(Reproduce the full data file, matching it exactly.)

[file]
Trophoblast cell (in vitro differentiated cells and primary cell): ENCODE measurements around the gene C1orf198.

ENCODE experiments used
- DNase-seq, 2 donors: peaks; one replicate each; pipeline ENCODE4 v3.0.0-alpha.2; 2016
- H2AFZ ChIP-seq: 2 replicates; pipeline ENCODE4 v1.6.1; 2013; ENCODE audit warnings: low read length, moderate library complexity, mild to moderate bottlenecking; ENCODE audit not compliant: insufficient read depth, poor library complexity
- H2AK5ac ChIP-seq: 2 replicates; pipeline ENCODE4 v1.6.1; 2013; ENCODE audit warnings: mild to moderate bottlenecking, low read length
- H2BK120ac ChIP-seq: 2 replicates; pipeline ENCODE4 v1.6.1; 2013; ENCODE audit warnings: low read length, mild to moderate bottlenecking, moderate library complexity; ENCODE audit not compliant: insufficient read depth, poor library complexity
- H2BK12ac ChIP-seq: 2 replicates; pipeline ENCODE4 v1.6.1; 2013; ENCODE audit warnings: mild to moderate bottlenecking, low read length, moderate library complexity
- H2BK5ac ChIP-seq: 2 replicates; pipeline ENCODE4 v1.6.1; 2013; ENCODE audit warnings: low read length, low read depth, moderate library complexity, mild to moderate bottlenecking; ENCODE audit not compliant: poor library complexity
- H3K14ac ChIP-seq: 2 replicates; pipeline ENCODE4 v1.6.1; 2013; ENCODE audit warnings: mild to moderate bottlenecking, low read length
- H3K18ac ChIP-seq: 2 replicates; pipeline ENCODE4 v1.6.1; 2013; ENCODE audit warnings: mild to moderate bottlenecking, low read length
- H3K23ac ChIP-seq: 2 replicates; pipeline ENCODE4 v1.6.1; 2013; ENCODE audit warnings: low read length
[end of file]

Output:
Trophoblast cell (in vitro differentiated cells and primary cell): ENCODE measurements around the gene C1orf198.

ENCODE experiments used
- DNase-seq, 2 donors: peaks; one replicate each; pipeline ENCODE4 v3.0.0-alpha.2; 2016
- H2AFZ ChIP-seq: 2 replicates; pipeline ENCODE4 v1.6.1; 2013; ENCODE audit warnings: low read length, moderate library complexity, mild to moderate bottlenecking; ENCODE audit not compliant: insufficient read depth, poor library complexity
- H2AK5ac ChIP-seq: 2 replicates; pipeline ENCODE4 v1.6.1; 2013; ENCODE audit warnings: mild to moderate bottlenecking, low read length
- H2BK120ac ChIP-seq: 2 replicates; pipeline ENCODE4 v1.6.1; 2013; ENCODE audit warnings: low read length, mild to moderate bottlenecking, moderate library complexity; ENCODE audit not compliant: insufficient read depth, poor library complexity
- H2BK12ac ChIP-seq: 2 replicates; pipeline ENCODE4 v1.6.1; 2013; ENCODE audit warnings: mild to moderate bottlenecking, low read length, moderate library complexity
- H2BK5ac ChIP-seq: 2 replicates; pipeline ENCODE4 v1.6.1; 2013; ENCODE audit warnings: low read length, low read depth, moderate library complexity, mild to moderate bottlenecking; ENCODE audit not compliant: poor library complexity
- H3K14ac ChIP-seq: 2 replicates; pipeline ENCODE4 v1.6.1; 2013; ENCODE audit warnings: mild to moderate bottlenecking, low read length
- H3K18ac ChIP-seq: 2 replicates; pipeline ENCODE4 v1.6.1; 2013; ENCODE audit warnings: mild to moderate bottlenecking, low read length
- H3K23ac ChIP-seq: 2 replicates; pipeline ENCODE4 v1.6.1; 2013; ENCODE audit warnings: low read length